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The Have Nots may actually Have More

Posted by Kathi on Saturday, March 01, 2014 |

It is Carnival season here in Haiti  and  as I contemplate my return to Scottsdale for Espie’s school break, I can’t stop wondering how I will react. How I will react to grocery stores with a million choices of a million different products. How will I react when I overhear the conversations in my health club where people obsess about their next workout, diet, dinner, or fashion statement. Don’t get me wrong – I am as guilty as the next Valley of the Sun resident. But much has changed for me after 7 months of living in Haiti. How will I react to the disparity living in the world of the ‘have nots’ to the world of the ‘have too much’. As with any transition, I will need lots of time in reflection and prayer.

I have learned many things here in Haiti, but one of the most poignant lessons is that even if we think we have everything we need and want, it will never be enough. The race to consume more, to buy the next object of our desires will never fulfill our deepest needs. Sure that new iphone would be nice and might bring fleeting happiness, but it will never bring the peace that comes with knowing where true happiness is found. 


Here in Haiti, in a country of ‘have nots’ – I find true happiness each day in the people I encounter. A mother with absolutely no idea how she will feed her 2 children, doesn’t act miserable - instead she goes to the park with her girls and laughs as they play.


When a young boy carries a 40 pound bucket of water overhead up a steep hill, I don’t hear him whining and complaining – I hear him singing and making clicking noises each time a drop of water spills.  When a laborer (dirty, exhausted, sweaty, hungry and tired) who has spent all day in the hot sun sees me, he doesn’t look down, he greets me with a smile and the pride that comes from earning a day’s wage. When an old man hobbles up the rocky road on his walker, wearing the same clothes he has worn every day for the past month his reply to my simple inquiry of “how are you today?” – is “tre byen gras a DIEU” (very well thanks to God). You see, people that have the least are often the happiest – and let me explain why I think that is……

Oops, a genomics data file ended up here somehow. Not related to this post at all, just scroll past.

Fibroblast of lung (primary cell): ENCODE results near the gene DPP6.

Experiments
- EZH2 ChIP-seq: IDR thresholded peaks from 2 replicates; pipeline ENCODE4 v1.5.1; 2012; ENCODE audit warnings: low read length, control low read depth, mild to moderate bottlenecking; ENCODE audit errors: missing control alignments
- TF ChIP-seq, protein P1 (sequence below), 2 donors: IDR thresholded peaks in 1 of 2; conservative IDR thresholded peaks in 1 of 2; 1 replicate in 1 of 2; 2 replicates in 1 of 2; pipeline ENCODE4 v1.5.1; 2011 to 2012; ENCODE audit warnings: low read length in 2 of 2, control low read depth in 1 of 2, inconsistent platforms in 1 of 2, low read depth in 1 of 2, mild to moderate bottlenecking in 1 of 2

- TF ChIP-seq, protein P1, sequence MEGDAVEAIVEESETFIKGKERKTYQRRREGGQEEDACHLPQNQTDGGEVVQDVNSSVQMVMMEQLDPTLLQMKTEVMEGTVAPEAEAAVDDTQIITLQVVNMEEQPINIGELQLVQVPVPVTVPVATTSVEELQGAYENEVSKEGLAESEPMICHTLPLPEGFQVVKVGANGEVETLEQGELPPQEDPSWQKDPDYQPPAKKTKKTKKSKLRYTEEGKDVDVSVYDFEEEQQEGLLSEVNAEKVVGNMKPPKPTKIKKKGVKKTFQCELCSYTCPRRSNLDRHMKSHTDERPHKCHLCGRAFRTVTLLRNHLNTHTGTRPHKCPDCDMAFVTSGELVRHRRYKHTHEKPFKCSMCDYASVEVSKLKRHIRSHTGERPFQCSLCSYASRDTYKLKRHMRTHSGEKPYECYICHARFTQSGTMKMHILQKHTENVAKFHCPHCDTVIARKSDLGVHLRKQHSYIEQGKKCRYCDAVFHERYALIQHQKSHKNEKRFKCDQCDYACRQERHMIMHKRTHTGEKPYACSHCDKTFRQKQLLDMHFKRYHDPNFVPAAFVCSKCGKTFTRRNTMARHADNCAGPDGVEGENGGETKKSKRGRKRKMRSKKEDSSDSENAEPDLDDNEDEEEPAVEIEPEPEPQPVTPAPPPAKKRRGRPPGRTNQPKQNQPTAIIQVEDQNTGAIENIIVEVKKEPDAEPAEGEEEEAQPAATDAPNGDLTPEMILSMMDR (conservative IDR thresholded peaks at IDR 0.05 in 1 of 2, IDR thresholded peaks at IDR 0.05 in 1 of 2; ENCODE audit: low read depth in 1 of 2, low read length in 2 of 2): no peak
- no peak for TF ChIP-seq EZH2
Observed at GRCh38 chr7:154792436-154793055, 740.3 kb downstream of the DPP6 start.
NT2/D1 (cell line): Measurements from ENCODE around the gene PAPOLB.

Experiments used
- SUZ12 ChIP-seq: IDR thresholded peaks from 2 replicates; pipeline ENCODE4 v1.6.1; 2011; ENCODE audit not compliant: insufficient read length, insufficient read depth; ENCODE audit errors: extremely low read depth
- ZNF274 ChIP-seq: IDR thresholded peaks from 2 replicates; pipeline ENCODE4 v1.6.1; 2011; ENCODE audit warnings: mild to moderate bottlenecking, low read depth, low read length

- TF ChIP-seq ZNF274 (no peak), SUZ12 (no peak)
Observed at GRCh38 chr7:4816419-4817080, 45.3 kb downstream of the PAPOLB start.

Our American society is based on material consumption and we are blinded and oblivious to the trap we are ensnaring for ourselves. We can’t fathom the reality that 
2 billion people in the world live on less than $2.00 a day. When we think of developing countries we think about  suffering, poverty, corruption, hunger, pain. While these things exist for people living in 3rd world countries, it doesn’t mean they are unhappy. You see,  they have resigned themselves to this fact. They have found acceptance in their situation and have set their minds to making the most of their friendships, their families, their love of God. It is these things that sustain them – it is their relationships that bring them happiness - not their lack of material possessions.


Haiti is the poorest country in the western hemisphere, where thousands of children die before their fifth birthday. Children should have opportunity to live a healthy life, attend school and pursue their dreams.  They shouldn’t have to live in such dire conditions, but yet despite their difficulties, they have learned how to be happy. They take nothing for granted, there is no “entitlement” generation  - they are appreciative for many of the things our U.S. children take for granted.

So as I return back to my home country for a visit, I hope that my heart will remain open and remember the true source of happiness which I have learned from my friends here in Haiti. Happiness comes from my relationship with God, from the love of my family and the support and love of my friends. I am grateful for every challenge and every success that comes my way. I am making the decision to be happy - a great lesson from people that have nothing.

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